Testing the reverse transcriptase model of somatic mutation

Stephen Z. Sack, Philip D. Bardwell, Matthew D. Scharff

Research output: Contribution to journalArticlepeer-review

4 Scopus citations


Somatic hypermutation of the variable (V) regions of rearranged immunoglobulin genes leads to antibody affinity maturation. Although this process has been extensively studied, the mechanisms responsible for these multiple point mutations are still elusive. One mechanism that was proposed over 10 years ago by Steele and Pollard was that an intrinsic reverse transcriptase (RT) copies the nascent mRNA creating the large number of observed point mutations due to its high error rate. A cDNA copy of the mutated V region would then replace the endogenous DNA through a gene conversion-like event, thus integrating these point mutations into the genome. This model of hypermutation would account for the very high mutation rate, the presence of hotspots, strand bias, the requirement for transcription and localization of mutation within the immunoglobulin V region. Using AZT and ddC to inhibit endogenous RTs, we have assayed for somatic mutation using a murine in vivo model. Somatic mutation occurred at similar frequencies and with the same characteristics with or without treatment of RT inhibitors, suggesting that standard reverse transcription is not required for antibody V region hypermutation in the mouse.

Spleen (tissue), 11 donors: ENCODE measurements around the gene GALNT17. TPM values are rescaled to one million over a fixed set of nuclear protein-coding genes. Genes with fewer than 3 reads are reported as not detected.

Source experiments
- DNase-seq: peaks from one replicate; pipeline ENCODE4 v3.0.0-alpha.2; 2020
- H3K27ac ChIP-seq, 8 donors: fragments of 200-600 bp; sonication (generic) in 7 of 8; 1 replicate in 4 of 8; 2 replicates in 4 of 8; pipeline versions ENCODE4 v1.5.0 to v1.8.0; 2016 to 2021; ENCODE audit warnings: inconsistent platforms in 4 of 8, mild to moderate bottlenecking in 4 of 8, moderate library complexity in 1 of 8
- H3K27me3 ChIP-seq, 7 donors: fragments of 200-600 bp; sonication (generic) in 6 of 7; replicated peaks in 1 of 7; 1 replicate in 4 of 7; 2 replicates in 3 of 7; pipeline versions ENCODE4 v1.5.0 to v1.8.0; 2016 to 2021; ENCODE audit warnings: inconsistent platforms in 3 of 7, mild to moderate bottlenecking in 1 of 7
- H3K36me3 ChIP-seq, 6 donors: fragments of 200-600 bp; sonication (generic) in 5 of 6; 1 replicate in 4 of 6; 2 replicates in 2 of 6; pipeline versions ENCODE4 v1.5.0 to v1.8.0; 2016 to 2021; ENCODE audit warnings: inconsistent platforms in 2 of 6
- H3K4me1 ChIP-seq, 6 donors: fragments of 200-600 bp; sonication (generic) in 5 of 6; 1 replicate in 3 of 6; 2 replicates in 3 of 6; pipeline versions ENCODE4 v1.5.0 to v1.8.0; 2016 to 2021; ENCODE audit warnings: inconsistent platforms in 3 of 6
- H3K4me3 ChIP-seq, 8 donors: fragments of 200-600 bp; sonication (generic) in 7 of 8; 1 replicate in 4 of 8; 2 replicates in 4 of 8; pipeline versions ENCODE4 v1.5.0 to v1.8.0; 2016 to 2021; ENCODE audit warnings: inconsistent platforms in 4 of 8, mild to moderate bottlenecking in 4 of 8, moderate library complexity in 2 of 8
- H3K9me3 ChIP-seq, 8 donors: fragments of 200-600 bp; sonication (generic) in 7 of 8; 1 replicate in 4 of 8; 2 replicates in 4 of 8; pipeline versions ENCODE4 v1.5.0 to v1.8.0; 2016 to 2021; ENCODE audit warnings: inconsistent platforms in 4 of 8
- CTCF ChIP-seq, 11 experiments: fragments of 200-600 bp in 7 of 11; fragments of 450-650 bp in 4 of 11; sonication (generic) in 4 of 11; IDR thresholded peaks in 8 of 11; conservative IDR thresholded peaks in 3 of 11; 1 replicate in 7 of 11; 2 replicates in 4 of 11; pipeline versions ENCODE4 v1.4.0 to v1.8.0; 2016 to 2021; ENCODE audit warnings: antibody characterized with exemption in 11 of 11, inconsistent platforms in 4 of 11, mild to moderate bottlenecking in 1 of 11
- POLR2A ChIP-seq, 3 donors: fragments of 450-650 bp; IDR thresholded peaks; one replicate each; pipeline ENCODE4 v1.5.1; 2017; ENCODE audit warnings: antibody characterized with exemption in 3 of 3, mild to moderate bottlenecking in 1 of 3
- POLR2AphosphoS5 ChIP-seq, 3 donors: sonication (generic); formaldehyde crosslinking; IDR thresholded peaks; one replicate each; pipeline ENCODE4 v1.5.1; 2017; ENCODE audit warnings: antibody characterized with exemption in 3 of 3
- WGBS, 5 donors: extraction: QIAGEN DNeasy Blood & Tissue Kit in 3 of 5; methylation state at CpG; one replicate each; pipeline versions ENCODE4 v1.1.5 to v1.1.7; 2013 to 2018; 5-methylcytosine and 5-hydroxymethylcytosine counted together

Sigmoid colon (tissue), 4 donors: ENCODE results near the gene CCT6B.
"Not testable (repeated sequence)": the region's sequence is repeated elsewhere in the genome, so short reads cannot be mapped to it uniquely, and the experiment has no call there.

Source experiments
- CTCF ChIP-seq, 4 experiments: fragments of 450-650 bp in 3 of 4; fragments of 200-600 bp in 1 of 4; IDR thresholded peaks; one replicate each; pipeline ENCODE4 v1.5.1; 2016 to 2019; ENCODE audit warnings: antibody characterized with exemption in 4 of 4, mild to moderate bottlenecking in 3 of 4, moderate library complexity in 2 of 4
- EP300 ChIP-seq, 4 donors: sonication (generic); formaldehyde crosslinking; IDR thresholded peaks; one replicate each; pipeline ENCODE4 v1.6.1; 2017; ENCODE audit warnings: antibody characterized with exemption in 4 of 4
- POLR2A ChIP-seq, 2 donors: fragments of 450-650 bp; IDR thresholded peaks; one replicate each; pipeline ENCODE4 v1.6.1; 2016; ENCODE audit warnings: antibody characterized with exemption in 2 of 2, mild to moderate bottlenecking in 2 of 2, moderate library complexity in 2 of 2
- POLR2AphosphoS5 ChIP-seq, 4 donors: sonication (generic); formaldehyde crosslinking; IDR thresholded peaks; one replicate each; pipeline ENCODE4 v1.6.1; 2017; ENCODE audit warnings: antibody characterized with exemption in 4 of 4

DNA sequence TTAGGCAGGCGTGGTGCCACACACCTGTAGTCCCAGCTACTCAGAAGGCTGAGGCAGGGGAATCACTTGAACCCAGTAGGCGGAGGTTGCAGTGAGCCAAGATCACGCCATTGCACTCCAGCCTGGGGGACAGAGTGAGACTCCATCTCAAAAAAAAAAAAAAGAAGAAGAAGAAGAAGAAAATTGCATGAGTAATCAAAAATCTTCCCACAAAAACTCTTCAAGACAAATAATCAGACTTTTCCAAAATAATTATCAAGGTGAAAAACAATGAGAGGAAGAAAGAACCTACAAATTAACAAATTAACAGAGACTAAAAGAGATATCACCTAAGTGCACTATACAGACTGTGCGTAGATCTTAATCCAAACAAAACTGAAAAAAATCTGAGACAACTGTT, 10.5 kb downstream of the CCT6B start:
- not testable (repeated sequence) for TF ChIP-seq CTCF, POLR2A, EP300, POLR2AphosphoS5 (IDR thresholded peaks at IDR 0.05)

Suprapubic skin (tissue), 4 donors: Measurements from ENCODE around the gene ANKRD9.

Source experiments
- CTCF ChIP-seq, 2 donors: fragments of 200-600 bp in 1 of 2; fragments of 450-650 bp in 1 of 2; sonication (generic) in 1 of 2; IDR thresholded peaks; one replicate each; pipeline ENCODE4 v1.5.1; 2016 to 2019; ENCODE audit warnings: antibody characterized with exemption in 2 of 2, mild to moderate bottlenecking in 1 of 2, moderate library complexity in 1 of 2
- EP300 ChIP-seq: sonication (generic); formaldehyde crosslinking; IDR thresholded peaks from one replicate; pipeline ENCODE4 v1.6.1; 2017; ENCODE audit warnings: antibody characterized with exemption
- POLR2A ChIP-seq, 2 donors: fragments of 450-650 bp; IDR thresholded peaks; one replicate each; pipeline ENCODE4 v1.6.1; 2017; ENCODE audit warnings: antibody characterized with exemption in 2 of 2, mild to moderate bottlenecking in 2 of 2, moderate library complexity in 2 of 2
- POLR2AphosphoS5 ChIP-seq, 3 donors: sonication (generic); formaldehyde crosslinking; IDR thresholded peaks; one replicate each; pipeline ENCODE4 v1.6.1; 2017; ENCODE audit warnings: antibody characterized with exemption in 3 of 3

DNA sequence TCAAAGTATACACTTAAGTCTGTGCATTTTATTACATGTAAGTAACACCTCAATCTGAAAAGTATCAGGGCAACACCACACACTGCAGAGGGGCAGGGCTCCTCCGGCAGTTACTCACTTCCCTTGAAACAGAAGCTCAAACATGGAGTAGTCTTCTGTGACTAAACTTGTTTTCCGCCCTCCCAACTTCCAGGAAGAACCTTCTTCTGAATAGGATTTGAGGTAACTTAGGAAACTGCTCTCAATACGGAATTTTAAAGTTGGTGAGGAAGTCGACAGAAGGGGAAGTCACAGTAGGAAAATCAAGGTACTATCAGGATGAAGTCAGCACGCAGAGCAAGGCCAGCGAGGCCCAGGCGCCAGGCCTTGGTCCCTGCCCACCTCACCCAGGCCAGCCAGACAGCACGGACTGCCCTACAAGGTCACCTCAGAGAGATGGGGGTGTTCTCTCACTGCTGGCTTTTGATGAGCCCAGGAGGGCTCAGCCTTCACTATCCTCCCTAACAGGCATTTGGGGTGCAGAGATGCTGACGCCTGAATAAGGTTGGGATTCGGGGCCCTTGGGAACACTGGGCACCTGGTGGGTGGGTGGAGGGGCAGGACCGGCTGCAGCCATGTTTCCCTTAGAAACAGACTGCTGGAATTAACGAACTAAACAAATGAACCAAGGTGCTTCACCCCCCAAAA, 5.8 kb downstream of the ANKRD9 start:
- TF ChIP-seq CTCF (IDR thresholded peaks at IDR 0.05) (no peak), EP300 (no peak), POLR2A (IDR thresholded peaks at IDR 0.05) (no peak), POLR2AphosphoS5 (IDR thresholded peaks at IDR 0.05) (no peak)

Original languageEnglish (US)
Pages (from-to)303-311
Number of pages9
JournalMolecular Immunology
Issue number4
StatePublished - 2001


  • Antibodies
  • B lymphocytes
  • Generation of diversity
  • MRNA

ASJC Scopus subject areas

  • Immunology
  • Molecular Biology


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